Second, the disruption of the future of work. In the World Economic Forum’s Future of Jobs Report 2020, they estimate that by 2025, automation and technological advancements will eliminate 85 million jobs and also create 97 million new ones. As a result, organizations are increasingly faced with the challenge of identifying and developing individuals for as-yet-undefined roles, making employee performance in their current role one piece of a larger puzzle when predicting their performance in a possible future role.
One approach to addressing this blind spot is to assess attributes that indicate an individual has the potential to grow for future organizational needs instead of focusing decisions solely on their current performance. Relevant indicators include their learning agility, which reflects a willingness and ability to learn and perform new skills, and typical intellectual engagement, which reflects a broad desire to engage and understand the world. Self-assessment instruments have been developed to assess these characteristics, but they can also be assessed via interviews or observations – for example focusing on when individuals last learned a new skill and been able to apply it to a new situation, or how absorbed they were. become by devoting time to their interests and hobbies.
More generally, organizations need to have strong assessment practices in place to ensure they are investing in the right people for development, such as scientifically valid and reliable instruments, an understanding of the organizational and business context, and qualified professionals to interpret assessment results. While these recommendations aren’t new, evidence indicates that many organizations fall short. In a landmark study that looked at 84 companies, only about one in four used valuation methods to identify HiPos.
Hypothesis #3: Motivated employees benefit the most from development
When organizations send employees to leadership development programs, their ultimate goal is to make them perform better than before. To this end, managers generally select people who they believe are most likely to benefit from training – those who are generally motivated to learn or intrinsically interested in leading and therefore considered “development ready”. Therefore, the people who have the most room growing up — that is, those who most ‘need development’ — are often excluded from these opportunities.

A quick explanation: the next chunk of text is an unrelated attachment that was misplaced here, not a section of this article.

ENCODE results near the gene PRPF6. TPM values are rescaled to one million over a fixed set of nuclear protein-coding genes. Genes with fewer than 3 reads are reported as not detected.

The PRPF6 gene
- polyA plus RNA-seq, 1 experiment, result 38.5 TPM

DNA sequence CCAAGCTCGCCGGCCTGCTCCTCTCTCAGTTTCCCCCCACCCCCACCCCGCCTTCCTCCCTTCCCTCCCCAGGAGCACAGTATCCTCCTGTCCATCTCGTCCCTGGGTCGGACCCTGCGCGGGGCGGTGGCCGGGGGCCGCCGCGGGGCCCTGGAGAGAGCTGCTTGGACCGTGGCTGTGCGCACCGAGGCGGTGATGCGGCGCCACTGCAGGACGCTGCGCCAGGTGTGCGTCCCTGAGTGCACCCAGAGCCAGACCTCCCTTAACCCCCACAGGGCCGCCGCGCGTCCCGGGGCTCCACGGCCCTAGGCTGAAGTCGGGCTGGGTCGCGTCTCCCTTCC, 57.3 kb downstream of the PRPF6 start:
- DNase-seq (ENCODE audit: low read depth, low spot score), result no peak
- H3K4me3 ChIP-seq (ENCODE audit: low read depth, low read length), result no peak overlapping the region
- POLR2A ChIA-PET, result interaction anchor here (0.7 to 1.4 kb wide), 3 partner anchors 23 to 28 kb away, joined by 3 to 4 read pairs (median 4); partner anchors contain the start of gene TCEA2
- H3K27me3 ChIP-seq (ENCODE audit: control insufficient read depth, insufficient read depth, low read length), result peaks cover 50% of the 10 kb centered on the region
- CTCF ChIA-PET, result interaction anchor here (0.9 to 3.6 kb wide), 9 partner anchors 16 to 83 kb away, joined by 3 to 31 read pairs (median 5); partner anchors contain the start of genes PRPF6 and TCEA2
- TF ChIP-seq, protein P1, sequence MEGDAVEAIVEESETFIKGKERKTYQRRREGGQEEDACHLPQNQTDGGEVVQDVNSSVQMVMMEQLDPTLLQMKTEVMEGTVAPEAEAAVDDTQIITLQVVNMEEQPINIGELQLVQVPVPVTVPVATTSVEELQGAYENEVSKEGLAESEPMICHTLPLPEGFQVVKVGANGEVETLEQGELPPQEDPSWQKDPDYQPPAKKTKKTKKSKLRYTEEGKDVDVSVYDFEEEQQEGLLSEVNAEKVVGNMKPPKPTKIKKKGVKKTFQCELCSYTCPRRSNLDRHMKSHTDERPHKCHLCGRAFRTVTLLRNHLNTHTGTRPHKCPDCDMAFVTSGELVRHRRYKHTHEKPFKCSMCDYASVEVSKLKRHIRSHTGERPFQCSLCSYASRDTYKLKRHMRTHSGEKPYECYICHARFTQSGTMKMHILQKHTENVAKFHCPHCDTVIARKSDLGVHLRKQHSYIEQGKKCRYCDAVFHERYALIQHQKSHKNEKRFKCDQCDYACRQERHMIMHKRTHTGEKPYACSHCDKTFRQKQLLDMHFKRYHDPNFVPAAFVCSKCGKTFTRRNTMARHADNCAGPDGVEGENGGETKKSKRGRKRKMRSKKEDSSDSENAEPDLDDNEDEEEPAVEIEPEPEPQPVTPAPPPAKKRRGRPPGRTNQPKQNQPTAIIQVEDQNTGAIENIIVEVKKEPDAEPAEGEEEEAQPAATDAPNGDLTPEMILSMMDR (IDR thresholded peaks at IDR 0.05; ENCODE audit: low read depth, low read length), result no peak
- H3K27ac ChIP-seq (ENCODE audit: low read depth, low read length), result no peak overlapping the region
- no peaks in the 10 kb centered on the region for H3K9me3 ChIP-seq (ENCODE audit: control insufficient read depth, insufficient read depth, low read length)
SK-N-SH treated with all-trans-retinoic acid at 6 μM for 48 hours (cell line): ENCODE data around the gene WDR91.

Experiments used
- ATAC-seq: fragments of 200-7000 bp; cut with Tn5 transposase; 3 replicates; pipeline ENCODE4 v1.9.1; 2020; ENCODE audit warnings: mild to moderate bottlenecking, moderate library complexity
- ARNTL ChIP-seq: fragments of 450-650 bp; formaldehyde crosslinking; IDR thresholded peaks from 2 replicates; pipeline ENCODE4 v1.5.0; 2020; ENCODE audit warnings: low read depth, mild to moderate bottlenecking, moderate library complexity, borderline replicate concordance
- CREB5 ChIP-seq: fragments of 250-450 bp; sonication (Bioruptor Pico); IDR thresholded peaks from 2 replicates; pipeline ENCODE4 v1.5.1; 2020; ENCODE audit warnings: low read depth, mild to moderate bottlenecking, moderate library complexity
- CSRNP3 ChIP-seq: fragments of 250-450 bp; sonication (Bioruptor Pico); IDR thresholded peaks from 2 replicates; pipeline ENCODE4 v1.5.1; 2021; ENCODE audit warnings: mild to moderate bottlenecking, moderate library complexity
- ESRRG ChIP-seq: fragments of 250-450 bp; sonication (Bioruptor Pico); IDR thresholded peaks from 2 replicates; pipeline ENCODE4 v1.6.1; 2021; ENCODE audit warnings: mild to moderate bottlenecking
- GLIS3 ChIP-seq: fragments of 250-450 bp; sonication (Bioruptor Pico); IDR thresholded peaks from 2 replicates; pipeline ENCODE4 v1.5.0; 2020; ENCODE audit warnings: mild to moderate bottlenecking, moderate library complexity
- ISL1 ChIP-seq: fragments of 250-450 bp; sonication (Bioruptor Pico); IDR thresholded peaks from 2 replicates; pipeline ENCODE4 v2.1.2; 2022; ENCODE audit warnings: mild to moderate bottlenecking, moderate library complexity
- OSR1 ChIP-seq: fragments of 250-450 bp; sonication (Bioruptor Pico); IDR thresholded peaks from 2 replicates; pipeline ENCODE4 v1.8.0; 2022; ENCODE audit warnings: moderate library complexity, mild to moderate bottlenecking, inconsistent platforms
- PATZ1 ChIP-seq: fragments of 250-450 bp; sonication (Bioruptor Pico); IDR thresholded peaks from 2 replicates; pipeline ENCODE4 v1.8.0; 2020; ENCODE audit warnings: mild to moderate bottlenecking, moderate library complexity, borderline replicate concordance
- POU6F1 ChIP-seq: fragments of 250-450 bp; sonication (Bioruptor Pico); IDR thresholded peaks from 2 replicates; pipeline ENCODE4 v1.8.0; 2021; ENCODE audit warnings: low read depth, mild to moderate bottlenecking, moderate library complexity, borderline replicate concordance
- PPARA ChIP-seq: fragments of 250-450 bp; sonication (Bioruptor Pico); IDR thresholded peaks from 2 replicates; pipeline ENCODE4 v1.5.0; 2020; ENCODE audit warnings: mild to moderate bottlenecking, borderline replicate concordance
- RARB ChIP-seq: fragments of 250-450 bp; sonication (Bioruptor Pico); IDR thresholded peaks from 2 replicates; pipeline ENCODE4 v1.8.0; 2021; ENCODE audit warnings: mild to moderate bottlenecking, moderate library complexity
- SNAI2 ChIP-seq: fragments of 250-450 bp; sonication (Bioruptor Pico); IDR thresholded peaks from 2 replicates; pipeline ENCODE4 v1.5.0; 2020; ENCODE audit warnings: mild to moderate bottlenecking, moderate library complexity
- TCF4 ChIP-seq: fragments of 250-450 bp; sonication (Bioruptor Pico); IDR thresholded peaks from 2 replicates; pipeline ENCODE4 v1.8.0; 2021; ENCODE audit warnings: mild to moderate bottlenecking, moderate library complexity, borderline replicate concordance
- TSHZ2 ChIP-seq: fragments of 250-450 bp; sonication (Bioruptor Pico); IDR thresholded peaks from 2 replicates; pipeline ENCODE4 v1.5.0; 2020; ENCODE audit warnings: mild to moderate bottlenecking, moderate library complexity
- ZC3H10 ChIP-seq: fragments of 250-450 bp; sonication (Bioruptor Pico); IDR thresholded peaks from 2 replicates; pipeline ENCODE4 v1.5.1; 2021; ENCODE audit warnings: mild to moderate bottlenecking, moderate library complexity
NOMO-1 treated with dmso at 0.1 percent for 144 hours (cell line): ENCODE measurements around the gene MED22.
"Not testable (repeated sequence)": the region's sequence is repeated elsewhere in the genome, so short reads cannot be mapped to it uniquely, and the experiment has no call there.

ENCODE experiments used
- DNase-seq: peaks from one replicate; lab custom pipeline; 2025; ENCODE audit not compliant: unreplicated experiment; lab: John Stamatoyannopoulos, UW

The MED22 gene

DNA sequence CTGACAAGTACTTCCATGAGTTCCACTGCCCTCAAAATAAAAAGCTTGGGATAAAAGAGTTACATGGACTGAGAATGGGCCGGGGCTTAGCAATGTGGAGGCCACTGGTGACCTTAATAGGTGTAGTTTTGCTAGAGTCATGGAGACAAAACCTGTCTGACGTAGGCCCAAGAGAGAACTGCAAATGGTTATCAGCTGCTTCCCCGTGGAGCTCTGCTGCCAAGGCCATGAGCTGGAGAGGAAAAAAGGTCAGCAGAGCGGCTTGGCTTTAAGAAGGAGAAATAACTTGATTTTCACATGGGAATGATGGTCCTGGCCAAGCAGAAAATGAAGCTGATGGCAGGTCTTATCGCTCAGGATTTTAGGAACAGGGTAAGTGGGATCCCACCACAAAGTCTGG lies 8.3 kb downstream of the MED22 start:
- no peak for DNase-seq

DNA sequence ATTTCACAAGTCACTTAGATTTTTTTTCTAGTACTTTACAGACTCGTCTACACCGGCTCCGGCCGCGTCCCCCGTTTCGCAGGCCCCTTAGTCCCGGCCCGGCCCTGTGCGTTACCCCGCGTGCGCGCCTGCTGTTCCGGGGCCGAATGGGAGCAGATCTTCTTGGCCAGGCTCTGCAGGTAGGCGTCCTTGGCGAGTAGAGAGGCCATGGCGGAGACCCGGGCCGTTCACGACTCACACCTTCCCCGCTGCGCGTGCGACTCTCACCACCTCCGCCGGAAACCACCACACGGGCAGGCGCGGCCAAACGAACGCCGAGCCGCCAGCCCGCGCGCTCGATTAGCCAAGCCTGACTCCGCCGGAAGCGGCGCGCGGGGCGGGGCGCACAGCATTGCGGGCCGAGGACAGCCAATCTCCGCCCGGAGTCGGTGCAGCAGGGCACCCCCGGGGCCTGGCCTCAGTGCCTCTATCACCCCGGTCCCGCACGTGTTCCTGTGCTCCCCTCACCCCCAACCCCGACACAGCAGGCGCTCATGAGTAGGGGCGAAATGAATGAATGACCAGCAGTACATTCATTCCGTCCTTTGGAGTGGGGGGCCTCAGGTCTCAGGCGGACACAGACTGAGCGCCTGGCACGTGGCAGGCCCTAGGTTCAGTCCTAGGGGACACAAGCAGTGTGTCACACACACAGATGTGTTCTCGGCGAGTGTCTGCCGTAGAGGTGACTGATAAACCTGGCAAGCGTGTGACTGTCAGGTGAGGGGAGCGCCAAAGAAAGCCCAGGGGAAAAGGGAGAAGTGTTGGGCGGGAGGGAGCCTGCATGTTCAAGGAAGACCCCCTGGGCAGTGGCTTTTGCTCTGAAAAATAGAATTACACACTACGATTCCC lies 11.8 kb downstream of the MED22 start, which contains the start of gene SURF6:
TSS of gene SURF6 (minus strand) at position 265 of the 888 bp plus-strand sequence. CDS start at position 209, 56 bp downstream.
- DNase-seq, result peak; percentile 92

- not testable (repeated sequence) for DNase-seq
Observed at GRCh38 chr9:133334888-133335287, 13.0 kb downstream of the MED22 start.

But what happens when we include these people in these training opportunities? How much would they get out of formal leadership training?
Our recent article published in Leadership Quarterly explored these questions. We took 240 cadets from the Royal Canadian Air Cadet Program through an intensive, ongoing six-week leadership development course focused on improving their leadership abilities. Similar to leadership development offered to employees at many companies, this course was delivered face-to-face, included theory and practical methods, and provided assessments and feedback.
Over the course of the training period, we tracked changes in participants’ leader effectiveness, that is, their confidence in leading others. We assessed this result because to be effective leaders, individuals must be confident in their leadership abilities, and previous research has shown that leader effectiveness predicts leadership performance.
We found that people with the greatest “development needs”—those who are generally less motivated to learn or intrinsically interested in leading—experienced twice as much growth in their leadership confidence as those who were most ready for development. At the end of the training, the leadership confidence gap between these two groups was reduced by 35%. Thus, those who apparently lacked the motivation to learn or lead actually benefited from investments in leadership development and, when considered in absolute terms, actually benefited the most from the experience.
Therefore, one method for leaders to overcome this blind spot is to select employees one-on-one into development programs – in other words, for every development-ready employee who is chosen for a development program, include a employee with development needs. This ensures that the leadership skills gap between these two groups of individuals does not widen and helps reduce organizational disparity. While the specific programs may not be the same for these two groups as their development goals may differ, they both benefit from development, which ensures organizations have a stronger talent pool.
Ultimately, it is essential to ensure that the leadership development paradox does not occur, because the success of organizations depends as much on the “medium talented” as on the few. In the midst of this talent war that currently has no geographic limits and shows no signs of stopping, investing in the “rest” ensures you have a solid bench and protects you from the risk of leaking into the Great Resignation.